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Vanderbilt Football 2022 Position Preview: Defensive Line

The non-edge portion of the defensive line.

Florida v Vanderbilt Photo by Frederick Breedon/Getty Images

If you just look at the yards per carry that Vanderbilt allowed on the ground last season — 5.6 — and the fact that Vanderbilt’s defense only notched nine quarterback sacks all year, it’s clear that the defensive line was a work in progress the first year.

The good news, such as it is, is that a lot of the key contributors from last season are back. The better news is that Clark Lea’s recruiting really focused on this portion of the defense, to the point that I feel pretty confident that it will get better in time. But for now, hoo boy is this unit a question mark entering the 2022 season. Let’s talk about it.

The Experience

Malik Langham, redshirt senior: Langham is one of Vanderbilt’s most experienced players on the defensive line, and at 6’5” and 308 pounds, he’s also the only player listed at over 300 pounds on the roster. That’s a decent indication that there’s potential to be better than he’s been in his two prior years playing at Vanderbilt (his first year at VU saw him sit out after transferring from Florida, back when sitting out as a transfer was still a thing), but 2021 was the first time he really showed that, with three starts and two tackles for loss. He’ll probably be a starter at defensive tackle this season.

Myles Cecil, sixth-year senior: Clark Lea made a rare transfer portal acquisition for experience on the defensive line in the form of Cecil, a 6’3”, 290-pound transfer from Cal Poly, where he was a third-team All-Big Sky selection at defensive tackle. At the very least, he’ll be depth, and he has the size of an SEC defensive lineman.

Elijah McAllister, redshirt senior: Like Langham, McAllister has always felt like a guy who has a lot of potential but that hasn’t really translated into production — and also like Langham, that’s had quite a bit to do with injuries, which caused him to miss the 2020 season. Healthy in 2021, McAllister started two games and had a sack and an interception. And he has good size at 6’6” and 265 pounds.

Nate Clifton, redshirt junior: Clifton turned into one of the most consistent Commodores on the defensive line in his third year in the program, starting ten games and posting the most total tackles of any defensive lineman with 35, though havoc plays were rare for the 6’5”, 280-pound Clifton with only one tackle for loss. At the very least, he’ll be in the rotation on the line.

Christian James, redshirt junior: James, a 6’4”, 275-pound end in his fourth year out of Christian Brothers (BOO PURPLE WAVE) in Memphis, has turned into a solid contributor on the defensive line, starting three games and notching 23 tackles last season.

The Question Marks

Daevion Davis, senior: The 6’2”, 285-pound Davis has been a solid contributor for Vanderbilt at defensive tackle for three years; on the other hand, Davis tore his ACL last November and it’s an open question whether he’ll play this season. If he does play, he’s at the very least going to be in Vanderbilt’s rotation at defensive tackle.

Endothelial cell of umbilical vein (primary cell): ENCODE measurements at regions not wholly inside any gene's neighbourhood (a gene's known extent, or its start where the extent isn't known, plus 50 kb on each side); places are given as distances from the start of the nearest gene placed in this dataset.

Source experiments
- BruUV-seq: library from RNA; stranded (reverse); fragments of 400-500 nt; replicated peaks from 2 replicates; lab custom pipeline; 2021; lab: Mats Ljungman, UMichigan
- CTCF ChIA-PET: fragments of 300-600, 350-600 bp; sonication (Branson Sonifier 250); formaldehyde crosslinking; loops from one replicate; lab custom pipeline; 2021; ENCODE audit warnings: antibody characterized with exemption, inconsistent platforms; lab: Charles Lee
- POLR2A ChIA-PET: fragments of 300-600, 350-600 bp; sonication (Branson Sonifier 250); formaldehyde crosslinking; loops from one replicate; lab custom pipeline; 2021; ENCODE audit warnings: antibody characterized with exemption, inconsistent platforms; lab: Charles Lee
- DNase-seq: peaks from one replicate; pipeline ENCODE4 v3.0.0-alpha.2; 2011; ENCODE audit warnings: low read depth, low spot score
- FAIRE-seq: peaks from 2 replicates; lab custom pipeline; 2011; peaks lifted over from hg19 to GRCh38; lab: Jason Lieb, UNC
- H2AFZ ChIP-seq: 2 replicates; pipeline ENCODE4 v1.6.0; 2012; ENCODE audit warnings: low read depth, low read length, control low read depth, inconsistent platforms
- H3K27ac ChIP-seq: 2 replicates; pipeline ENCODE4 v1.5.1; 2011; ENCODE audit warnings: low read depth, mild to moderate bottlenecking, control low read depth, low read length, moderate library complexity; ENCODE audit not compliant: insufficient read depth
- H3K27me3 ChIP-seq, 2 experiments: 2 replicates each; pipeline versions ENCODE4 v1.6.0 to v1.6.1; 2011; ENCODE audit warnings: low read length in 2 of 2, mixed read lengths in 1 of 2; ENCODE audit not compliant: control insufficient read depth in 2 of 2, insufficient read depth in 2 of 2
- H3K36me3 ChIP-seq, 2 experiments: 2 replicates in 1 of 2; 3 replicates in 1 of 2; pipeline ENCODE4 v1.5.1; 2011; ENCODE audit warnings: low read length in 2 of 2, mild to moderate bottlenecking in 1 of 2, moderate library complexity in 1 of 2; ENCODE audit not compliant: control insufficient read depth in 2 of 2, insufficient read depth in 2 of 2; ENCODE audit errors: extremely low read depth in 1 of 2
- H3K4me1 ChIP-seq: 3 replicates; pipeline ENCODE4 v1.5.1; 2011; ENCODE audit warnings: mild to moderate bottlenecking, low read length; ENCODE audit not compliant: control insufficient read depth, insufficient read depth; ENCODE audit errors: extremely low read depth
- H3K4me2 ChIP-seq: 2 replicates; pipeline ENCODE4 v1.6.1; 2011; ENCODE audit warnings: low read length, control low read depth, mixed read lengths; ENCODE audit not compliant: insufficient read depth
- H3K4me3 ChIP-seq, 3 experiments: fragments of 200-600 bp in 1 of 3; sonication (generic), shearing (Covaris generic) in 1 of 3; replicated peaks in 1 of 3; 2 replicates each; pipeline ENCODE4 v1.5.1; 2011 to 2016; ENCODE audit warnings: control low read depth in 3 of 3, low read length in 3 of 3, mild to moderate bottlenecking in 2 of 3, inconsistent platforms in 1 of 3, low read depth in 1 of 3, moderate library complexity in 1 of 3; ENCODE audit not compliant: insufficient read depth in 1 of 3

Brayden Bapst, redshirt junior: Vanderbilt has yet to figure out what to do with the 6’8”, 270-pound Bapst, who was recruited to play offensive tackle, transitioned to tight end last season (which he played in high school), and now is listed as a defensive lineman. I’m guessing the switch from tight end to offensive tackle didn’t take, and they’re trying to figure out how to get something out of him.

The Youngsters

Michael Spencer, redshirt sophomore: The rare walk-on who merits a mention in the position preview, Spencer at least is an SEC-sized defensive lineman at 6’4” and 285 pounds, and he appeared in eleven games last season. The question is whether he’ll find a role with all the incoming depth here.

Kevo Wesley, redshirt sophomore: The 6’4”, 295-pound Wesley was seen as Vanderbilt’s center of the future when he was recruited... and then he lost that job to Julian Hernandez. Now, Vanderbilt appears to be trying to salvage something him by switching him to the defensive line, where he’s presumably a tackle.

Devin Lee, sophomore: The 6’3”, 285-pound Lee blew right through a redshirt year, playing in seven games and even earning a start as a true freshman. Reports coming out of fall camp indicate that he’s dealing with an injury, though it’s not clear whether that will impact his ability to contribute in 2022.

Tyler Bence, redshirt freshman: Bence was recruited to play defensive tackle, but even after a year in the weight room (and not appearing in a game), he’s listed at 6’3” and 256 pounds... which is still about 30 pounds too light to play defensive tackle in the SEC.

Yilanan Outtara, freshman: As parlagi noted in the comments the other day, Nick Howell was visibly excited about the 6’7”, 280-pound product of Cologne, Germany, in an otherwise “I’m just here so I don’t get fined” media availability the other day. The size and potential are obvious; he’s also relatively new to football. Also, I’m just using this all as an excuse to drop a video from a different product of Cologne, Germany, because this is Anchor of Gold and this is the bullshit you have to put up with.

Linus Zunk, freshman: Ah, fuck it, let’s turn this into a German party.

Bradley Mann, freshman: While Outtara is from Cologne and Zunk is from Berlin, Mann is from... Jacksonville. Sorry.